by Zadra Rose Ibañez, Director of Operations
Since last week was Earth Week, I thought I’d share one of my favorite pictures with you:
In 1987, the World Commission on Environment and Development defined sustainability as “development that meets the needs of the present without compromising the ability of future generations to meet their own needs.”
Sometimes referred to as “the three pillars of sustainability”, the goal is to achieve a balance between economic development, social development and environmental protection. This is often referred to as the 3-E’s – Environment, Economy and Equality. This has altered the way we do construction (i.e. LEED certified buildings,) the way we design goods and products, (Cradle-to-cradle vs. recycling or upcycling,) and the way corporations report on resources, including staff (examples include Northstar Initiatives, CSRs or Corporate Sustainability Reports, the Global Reporting Initiative’s (GRI) Sustainability Guidelines, etc.,) and various other reports, indices, philosophies, codes and agreements both in America and throughout the world.
The thought is that, in order to thrive and continue, a system must satisfy all three components. An environmental plan that is cost-prohibitive will not be feasible. A cost-effective solution that is detrimental to people is not acceptable, and a financially sound project that benefits humans at the expense of the planet will not allow for a continued reliance on that resource.
Oftentimes we look at a part of the equation out of context. As a species, we enjoy taking things apart to see how they work and then try to put them back together again. We look at a tree leaf and tree bark and tree roots. Those pieces taken separately, while helping us understand certain aspects of a tree, do not show how a tree works as a whole, living entity. It’s like the story of the three blind men and the elephant. (You know that one, right?) The point of that story is about communication, but it also serves as a reminder that a thing is greater than the sum of its parts.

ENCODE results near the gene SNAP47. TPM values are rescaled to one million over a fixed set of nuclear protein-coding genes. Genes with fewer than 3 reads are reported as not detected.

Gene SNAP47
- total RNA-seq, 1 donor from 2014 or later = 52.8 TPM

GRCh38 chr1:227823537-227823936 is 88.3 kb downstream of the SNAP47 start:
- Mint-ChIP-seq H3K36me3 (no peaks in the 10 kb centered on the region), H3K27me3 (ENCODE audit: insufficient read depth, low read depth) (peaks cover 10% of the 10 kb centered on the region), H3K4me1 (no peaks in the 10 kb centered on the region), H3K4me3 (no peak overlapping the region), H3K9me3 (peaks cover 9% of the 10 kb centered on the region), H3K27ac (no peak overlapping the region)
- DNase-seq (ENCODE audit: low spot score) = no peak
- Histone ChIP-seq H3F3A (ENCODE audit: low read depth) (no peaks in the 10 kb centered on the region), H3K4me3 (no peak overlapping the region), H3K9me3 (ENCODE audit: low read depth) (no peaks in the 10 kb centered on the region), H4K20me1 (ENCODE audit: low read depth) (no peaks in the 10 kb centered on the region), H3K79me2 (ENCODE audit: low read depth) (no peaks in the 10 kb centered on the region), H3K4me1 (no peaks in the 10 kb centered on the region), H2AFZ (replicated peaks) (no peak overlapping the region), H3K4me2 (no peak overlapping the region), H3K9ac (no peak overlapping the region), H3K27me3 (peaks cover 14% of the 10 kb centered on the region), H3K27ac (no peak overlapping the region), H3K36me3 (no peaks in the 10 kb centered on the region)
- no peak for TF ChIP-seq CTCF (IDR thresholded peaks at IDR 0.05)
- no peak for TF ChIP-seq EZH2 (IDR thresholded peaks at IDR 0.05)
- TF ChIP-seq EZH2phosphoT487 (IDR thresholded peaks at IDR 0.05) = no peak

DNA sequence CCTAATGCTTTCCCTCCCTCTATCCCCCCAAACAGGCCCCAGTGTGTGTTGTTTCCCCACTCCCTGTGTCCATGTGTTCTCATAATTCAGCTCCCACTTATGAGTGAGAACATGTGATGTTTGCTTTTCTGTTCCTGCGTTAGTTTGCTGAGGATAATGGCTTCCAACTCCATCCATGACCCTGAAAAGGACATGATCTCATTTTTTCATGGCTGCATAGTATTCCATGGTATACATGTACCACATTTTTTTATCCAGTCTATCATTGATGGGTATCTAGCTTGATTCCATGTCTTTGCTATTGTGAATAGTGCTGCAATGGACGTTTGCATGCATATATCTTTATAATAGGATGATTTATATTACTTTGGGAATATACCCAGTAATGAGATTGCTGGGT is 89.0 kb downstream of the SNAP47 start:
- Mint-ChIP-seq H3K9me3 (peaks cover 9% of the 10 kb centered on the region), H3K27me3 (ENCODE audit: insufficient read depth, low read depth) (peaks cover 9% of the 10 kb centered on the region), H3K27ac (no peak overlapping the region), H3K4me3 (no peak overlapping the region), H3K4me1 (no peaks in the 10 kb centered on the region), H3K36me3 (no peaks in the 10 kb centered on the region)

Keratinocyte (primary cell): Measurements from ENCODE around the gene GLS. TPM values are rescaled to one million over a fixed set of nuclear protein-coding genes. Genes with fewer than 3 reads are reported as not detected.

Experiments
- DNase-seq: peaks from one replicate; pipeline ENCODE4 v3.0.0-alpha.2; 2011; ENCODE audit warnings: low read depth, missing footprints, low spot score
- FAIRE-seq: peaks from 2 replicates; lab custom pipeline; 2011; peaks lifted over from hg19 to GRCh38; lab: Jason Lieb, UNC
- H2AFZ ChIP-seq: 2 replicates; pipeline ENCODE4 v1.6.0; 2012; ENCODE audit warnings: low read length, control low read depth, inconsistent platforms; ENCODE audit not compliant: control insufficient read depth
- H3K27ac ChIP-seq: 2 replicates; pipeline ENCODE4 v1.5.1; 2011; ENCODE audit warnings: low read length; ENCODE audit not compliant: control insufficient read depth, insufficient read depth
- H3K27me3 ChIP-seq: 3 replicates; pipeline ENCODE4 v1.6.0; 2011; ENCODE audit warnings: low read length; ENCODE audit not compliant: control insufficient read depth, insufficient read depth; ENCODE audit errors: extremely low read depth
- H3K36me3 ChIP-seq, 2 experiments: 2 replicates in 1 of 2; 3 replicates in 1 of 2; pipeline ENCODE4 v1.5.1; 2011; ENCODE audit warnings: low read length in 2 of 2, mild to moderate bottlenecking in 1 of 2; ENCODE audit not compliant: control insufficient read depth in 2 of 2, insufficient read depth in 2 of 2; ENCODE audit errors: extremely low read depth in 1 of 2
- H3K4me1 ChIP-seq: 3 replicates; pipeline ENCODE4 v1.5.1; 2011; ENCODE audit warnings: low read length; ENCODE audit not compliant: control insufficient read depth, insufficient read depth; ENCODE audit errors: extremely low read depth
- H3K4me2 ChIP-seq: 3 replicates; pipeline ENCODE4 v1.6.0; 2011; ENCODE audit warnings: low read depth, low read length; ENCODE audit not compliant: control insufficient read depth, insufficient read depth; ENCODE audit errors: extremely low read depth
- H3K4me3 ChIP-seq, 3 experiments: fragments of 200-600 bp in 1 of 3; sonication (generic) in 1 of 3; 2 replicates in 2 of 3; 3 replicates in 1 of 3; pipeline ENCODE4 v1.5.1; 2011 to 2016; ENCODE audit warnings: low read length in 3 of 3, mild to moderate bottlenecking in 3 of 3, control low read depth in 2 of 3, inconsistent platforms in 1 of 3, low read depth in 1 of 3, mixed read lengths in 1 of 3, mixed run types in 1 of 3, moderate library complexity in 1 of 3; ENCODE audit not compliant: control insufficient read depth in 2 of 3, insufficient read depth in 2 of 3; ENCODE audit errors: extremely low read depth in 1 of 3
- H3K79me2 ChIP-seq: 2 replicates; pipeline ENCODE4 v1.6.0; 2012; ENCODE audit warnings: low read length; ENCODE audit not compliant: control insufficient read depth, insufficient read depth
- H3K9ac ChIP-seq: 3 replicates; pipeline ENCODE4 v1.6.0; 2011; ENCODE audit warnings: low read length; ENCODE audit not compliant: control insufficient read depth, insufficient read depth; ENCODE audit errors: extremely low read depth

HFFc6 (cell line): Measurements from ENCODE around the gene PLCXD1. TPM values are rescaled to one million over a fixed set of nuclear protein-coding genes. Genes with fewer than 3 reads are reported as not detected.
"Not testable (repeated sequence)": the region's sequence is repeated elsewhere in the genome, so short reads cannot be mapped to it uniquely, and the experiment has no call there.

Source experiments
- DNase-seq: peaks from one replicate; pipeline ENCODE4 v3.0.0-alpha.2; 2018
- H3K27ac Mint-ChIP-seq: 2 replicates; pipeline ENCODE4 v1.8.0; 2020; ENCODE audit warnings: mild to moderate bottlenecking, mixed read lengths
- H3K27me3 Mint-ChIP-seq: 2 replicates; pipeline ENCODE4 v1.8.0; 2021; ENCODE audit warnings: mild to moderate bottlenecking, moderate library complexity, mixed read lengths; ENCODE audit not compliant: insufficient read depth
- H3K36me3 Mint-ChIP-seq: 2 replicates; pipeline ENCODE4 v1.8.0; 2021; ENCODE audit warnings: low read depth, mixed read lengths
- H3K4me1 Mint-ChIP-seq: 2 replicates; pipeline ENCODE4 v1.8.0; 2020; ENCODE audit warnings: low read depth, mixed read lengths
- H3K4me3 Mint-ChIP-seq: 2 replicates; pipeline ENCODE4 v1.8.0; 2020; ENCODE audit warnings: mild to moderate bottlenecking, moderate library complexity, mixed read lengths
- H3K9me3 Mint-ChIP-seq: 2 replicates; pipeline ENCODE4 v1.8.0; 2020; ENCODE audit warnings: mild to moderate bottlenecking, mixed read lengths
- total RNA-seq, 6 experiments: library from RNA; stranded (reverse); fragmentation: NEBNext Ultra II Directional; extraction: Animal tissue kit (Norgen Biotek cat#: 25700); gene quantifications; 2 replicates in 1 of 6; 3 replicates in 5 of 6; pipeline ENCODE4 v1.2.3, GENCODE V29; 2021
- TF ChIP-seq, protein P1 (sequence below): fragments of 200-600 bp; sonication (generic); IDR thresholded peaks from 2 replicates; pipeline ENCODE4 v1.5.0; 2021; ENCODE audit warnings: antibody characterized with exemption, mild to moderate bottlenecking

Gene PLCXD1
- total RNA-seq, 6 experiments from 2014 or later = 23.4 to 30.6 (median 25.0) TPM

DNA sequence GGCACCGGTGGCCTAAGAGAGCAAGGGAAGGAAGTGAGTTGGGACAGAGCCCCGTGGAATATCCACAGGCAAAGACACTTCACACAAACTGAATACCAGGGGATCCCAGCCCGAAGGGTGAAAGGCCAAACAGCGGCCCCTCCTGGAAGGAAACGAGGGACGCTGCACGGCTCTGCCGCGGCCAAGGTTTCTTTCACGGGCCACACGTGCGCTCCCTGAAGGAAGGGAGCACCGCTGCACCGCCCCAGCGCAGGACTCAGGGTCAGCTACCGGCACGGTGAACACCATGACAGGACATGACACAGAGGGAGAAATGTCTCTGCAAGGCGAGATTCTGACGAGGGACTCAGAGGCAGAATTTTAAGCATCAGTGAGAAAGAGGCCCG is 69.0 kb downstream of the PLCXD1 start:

So how does this relate to gifted education?
Many educational programs and services focus on only one aspect of an individual – usually intellect. But it is difficult for an individual to achieve their intellectual potential when their needs are not being met in other areas of their lives. For instance, it is difficult to do well on a test when you just found out that your best friend is moving 1,000 miles away. Many gifted children have expressed the desire to find a peer-group of like-minded individuals to share intellectual ideas with, in order to expand on that knowledge and insight. And who hasn’t experienced feeling sick and trying to do…anything but rest?
It is essential to remember that “A child is a total entity; a combination of many characteristics. Emotions cannot be treated separately from intellectual awareness or physical development; all intertwine and influence each other” (Roeper, 1982, p. 21).
Education must also cultivate in young people spirituality, reverence for the natural environment, and a sense of social justice. Education must inspire children’s creativity, imagination, compassion, self-knowledge, social skills, and emotional health. In this way, the term holistic education simply means cultivating the whole person and helping individuals live more consciously within their communities and natural ecosystems (J. Miller, 2005).
So, perhaps, like viewing the tree as a system, greater than the sum of its parts, it’s paramount that we view each child as a system, a synergy of mind, spirit, body, emotion and relationships, to nurture a sustainable view of both the world and our place in it as growing, learning, experiential humans.
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Zadra Rose Ibañez joined the IEA team in 2005 after several years of office and finance administration in banking and pension administration. She earned her B.A. in Anthropology from Colorado State University and holds a Certificate in Global Sustainability from UCLA. She remembers how frustrating it was to be an inquisitive child and appreciates that IEA provides the solution for that frustration, giving joy and a feeling of belonging and satisfaction to otherwise thwarted children. In addition to managing the operational side of IEA, Ms. Ibañez helps support individuals in their health and wellness goals, collects fountain pens, and sings in a band.